Hello Lifehacker, I've been looking for a job but I've had no luck in finding one. Wherever I send out resumes, it seems like there's always someone with more experience or flexible schedule. I believe I have good knowledge in IT support both on hardware and software, but I have yet to finish my courses. It's been a while and I'm feeling hopeless. Can you give me some advice? Thanks, Hard At Work
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It's common to experience a dry spell when job hunting. It could be due to market conditions, an influx of high-quality applicants or just plain bad luck. But don't lose heart! Anyone can improve their chances of landing a job -- you just need to identify the areas that require a bit of tweaking.
From your email, it sounds like you're not getting many callbacks, which suggests your resume and/or cover letters might need some work. Instead of treating these as a formality to get the ball rolling, you need to be more strategic with them. Remember; this is your first chance to sell yourself and stand out from the crowd. This is where the job interview technically begins, so give it the attention it deserves.
This model resume from professional career advisor Amanda Augustine is definitely worth a look: it highlights 19 key elements that can help your resume outshine others. Some noteworthy tips include avoiding unnecessary pronouns, quantifying your achievements with specific details and listing work history in reverse chronological order.
You should also take some time to secure a solid referees list -- which means finding semi-relevant professionals who are willing to vouch for you. Your referees don’t necessarily have to be from within the same industry; rather, they should be able to speak to the quality of your work/character and highlight skills that carry across multiple sectors. As a general rule, try to concentrate on people who hold a senior position in their line of work and who you can actually trust to sing your praises. Three or four should be plenty.
You can find some additional tips in this resume writing guide which highlights six of the most common resume flaws and how to fix them. For even more advice, head to the resumes section of our website, which you can find here.
If you lack relevant work experience, you'll need to put extra effort into your cover letter to convince them you're worth considering. Naturally, you should customise the cover letter for every position you apply for rather than recycling the same generic statements.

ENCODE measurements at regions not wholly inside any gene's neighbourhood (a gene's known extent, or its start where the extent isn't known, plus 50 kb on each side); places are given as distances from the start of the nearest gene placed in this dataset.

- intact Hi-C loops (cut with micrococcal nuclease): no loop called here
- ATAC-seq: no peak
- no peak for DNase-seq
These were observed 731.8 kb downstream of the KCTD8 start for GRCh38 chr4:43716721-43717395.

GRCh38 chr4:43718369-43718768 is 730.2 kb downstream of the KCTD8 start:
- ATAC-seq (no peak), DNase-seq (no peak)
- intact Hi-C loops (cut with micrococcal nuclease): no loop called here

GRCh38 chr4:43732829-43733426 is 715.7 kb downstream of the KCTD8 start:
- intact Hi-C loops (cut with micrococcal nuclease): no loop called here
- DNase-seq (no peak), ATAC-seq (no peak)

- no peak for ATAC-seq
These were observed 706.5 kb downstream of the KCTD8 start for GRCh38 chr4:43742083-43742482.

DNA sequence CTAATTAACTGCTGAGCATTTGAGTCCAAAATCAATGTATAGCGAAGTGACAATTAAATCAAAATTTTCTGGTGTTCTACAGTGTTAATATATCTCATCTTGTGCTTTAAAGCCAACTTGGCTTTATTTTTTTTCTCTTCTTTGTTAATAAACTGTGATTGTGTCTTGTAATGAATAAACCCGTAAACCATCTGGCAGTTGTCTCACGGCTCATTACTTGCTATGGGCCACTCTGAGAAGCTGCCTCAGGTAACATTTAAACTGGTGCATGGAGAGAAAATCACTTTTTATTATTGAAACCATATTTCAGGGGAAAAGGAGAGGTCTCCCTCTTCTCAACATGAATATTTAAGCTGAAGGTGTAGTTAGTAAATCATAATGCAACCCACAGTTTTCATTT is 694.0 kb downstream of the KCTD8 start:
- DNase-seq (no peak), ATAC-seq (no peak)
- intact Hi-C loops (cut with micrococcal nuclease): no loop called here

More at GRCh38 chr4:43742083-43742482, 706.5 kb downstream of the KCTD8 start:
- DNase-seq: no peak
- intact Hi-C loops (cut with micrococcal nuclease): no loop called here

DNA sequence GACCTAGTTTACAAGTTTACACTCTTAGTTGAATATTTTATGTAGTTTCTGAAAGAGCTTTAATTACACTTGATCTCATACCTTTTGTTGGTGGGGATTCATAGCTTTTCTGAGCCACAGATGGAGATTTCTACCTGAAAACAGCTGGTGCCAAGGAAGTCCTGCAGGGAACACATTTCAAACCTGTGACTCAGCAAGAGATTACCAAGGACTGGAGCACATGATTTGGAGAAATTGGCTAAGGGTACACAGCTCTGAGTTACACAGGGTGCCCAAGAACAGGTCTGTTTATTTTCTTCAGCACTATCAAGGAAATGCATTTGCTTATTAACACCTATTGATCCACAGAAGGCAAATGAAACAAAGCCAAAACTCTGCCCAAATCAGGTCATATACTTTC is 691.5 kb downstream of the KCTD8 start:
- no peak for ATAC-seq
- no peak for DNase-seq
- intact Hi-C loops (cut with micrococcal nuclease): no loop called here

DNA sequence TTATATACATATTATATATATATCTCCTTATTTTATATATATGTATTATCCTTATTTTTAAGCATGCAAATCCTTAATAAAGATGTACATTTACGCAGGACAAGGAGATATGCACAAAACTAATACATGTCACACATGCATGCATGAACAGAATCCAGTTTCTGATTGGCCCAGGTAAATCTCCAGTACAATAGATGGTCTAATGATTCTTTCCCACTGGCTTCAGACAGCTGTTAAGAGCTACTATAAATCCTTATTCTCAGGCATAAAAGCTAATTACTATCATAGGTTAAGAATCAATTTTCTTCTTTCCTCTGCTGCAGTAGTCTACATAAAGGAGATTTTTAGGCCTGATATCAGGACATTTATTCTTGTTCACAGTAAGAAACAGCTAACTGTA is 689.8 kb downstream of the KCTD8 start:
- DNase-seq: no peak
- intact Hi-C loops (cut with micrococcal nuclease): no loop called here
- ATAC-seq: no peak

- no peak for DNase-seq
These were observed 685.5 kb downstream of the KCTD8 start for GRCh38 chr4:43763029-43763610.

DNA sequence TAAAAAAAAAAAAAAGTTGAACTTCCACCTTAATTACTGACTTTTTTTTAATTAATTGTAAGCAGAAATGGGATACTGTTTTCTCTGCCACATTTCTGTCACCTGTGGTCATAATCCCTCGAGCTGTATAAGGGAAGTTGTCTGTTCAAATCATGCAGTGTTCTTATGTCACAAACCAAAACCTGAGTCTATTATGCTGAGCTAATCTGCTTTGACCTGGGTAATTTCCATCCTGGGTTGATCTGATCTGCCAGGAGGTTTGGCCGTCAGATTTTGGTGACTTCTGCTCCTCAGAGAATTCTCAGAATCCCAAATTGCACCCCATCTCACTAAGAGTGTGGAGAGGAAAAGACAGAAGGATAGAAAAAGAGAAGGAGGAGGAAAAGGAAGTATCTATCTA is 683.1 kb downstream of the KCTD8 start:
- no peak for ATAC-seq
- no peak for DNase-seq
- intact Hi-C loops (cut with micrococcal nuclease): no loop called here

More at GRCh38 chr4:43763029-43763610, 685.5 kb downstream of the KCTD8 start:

Read the job listing carefully and tick off each skill that the employer is looking for. In your cover letter, address each of these specifically. Be sure to list the programming languages and IT technologies you're proficient in, as well as any relevant certifications you've earned. (For advice on certifications, click here, here and here.)
Once you get that elusive callback, the next hurdle is the actual interview. Our advice here is to be yourself and come prepared. You need to treat every question seriously because the answers are all being assessed. (For example, many interviewers begin by asking the applicant to tell a little about themselves and their hobbies. This is more than just breaking the ice -- the interviewer may be checking your communication skills and how confidently you present yourself.)
One good strategy is to finely hone a few workplace anecdotes that showcase your strengths as an employee. It could be an occasion where you improved productivity, worked well with a particularly difficult person or took on extra responsibilities for the company. There are bound to be questions during the job interview that these stories will be a perfect fit for, which will cut down on improvisation and nervous rambling.
As with any test, knowing the type of questions that will be asked ahead of time can be a huge drawcard. This infographic outlines the logic and purpose behind 19 common interview questions, which can help you to formulate good answers. You can also find advice on answering particularly tricky interview questions here and here. For even more tips, head to our Interview and Job Search sections.
On a final note, you should be able to take solace in the fact that IT support has a relatively high turnover rate. As long as you continue to persevere, the odds will eventually fall in your favour.
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